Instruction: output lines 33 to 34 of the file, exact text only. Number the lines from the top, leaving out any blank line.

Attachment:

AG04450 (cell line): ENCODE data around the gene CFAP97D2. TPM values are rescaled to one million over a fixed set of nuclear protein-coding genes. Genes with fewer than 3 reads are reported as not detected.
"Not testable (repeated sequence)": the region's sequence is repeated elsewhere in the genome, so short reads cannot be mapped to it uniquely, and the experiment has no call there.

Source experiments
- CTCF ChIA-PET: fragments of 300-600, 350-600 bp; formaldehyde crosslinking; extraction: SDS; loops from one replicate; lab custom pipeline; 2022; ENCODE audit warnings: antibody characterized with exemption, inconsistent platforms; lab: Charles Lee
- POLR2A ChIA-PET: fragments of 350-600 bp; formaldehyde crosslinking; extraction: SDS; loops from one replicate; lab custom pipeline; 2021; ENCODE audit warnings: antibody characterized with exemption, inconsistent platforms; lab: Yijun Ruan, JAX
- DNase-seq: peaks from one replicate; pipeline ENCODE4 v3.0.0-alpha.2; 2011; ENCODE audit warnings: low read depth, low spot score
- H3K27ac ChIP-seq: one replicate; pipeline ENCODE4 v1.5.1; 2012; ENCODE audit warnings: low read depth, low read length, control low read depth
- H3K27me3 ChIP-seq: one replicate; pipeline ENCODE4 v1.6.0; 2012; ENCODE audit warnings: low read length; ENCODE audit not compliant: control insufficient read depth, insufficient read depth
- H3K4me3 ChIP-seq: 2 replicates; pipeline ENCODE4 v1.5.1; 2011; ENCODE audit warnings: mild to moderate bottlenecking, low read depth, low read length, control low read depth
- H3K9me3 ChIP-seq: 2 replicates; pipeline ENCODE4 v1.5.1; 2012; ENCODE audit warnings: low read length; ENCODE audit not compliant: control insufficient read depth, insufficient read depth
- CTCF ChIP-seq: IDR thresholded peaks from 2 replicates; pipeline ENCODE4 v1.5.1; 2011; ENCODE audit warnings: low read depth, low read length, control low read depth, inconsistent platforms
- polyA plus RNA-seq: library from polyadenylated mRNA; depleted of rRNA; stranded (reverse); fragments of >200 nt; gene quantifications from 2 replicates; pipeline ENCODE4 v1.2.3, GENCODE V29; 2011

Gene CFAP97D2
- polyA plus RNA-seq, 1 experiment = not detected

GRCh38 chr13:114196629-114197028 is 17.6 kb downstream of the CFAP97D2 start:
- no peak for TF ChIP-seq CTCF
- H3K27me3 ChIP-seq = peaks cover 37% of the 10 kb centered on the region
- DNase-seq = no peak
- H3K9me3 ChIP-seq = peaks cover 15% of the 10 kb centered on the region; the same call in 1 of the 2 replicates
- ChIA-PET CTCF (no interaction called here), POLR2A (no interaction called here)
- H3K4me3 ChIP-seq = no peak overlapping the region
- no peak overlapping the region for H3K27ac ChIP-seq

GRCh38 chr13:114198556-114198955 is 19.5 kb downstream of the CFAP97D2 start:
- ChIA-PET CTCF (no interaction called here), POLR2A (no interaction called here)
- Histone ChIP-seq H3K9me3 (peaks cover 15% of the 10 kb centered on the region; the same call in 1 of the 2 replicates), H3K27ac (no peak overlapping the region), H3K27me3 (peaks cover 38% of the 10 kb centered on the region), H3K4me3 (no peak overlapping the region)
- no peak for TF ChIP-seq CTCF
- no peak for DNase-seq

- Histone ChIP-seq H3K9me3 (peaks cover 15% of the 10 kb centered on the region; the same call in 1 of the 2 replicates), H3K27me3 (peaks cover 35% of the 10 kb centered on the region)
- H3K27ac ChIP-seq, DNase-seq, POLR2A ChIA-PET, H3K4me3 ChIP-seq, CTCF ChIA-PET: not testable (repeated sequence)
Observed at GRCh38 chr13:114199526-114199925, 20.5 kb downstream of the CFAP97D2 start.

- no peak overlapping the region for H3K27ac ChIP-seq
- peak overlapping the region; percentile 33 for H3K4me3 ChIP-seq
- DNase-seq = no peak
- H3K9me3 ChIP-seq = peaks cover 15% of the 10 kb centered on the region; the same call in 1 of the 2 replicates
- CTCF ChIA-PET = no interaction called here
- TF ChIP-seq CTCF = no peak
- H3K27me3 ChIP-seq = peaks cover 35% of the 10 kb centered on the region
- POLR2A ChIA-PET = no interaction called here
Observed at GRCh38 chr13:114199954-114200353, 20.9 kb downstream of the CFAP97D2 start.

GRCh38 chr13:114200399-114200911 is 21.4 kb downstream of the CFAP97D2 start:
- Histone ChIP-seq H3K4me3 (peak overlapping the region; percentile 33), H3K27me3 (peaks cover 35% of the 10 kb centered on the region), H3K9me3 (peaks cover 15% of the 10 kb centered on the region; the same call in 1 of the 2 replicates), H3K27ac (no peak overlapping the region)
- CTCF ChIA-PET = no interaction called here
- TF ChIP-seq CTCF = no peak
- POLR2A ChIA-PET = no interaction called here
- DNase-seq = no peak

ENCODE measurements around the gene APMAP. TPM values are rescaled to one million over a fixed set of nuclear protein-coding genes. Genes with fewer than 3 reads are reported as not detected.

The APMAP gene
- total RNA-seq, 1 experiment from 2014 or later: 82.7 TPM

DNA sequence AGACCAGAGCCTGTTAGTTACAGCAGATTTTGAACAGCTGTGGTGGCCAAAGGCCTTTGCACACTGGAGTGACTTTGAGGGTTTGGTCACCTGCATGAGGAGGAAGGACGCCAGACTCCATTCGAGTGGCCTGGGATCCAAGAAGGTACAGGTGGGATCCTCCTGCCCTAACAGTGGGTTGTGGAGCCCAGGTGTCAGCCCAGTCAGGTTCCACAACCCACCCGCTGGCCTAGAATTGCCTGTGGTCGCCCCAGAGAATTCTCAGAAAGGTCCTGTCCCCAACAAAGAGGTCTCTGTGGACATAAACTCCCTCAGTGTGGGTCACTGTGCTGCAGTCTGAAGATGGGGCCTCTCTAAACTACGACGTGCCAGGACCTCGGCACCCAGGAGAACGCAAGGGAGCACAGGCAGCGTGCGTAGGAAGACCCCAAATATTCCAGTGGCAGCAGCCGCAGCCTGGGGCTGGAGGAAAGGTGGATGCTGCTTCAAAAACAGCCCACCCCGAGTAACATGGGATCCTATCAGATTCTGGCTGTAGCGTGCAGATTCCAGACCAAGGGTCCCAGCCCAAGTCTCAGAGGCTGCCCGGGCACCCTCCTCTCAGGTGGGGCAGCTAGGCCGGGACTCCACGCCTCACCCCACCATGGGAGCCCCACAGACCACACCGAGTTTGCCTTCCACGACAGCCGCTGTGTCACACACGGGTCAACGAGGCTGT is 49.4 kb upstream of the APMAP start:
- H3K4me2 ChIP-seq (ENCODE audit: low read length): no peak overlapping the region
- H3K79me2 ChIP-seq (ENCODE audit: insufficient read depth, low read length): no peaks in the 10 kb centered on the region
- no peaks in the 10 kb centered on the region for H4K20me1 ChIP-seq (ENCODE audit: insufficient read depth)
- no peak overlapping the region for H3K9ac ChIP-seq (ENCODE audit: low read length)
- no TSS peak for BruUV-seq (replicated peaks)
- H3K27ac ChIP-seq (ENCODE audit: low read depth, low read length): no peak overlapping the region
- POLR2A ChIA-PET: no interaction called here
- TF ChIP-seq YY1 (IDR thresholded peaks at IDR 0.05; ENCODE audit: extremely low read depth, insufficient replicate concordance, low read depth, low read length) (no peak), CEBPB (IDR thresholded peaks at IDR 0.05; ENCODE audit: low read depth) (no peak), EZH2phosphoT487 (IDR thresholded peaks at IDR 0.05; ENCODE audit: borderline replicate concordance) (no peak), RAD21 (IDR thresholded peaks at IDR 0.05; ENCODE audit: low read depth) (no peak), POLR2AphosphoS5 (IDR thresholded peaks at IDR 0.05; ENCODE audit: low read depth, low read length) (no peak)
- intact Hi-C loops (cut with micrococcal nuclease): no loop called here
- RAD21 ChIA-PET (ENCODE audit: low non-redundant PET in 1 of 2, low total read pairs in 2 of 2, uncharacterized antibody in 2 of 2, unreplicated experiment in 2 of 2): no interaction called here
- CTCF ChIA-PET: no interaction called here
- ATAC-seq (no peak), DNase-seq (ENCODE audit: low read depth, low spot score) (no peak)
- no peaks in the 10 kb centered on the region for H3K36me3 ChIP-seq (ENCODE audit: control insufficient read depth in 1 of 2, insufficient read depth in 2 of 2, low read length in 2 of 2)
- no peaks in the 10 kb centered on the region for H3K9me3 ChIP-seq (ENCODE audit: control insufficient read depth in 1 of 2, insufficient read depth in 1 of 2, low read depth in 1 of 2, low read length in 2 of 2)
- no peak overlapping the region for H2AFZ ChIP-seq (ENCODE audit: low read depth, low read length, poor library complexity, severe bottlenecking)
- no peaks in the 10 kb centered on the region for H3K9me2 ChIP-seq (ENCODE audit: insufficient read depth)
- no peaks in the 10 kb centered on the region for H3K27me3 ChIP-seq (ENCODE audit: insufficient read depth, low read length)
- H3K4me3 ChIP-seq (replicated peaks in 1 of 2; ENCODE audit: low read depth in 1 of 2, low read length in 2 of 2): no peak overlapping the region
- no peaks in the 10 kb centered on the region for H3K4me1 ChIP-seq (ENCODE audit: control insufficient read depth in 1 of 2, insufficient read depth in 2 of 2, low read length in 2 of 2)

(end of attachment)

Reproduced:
- DNase-seq = no peak
- H3K9me3 ChIP-seq = peaks cover 15% of the 10 kb centered on the region; the same call in 1 of the 2 replicates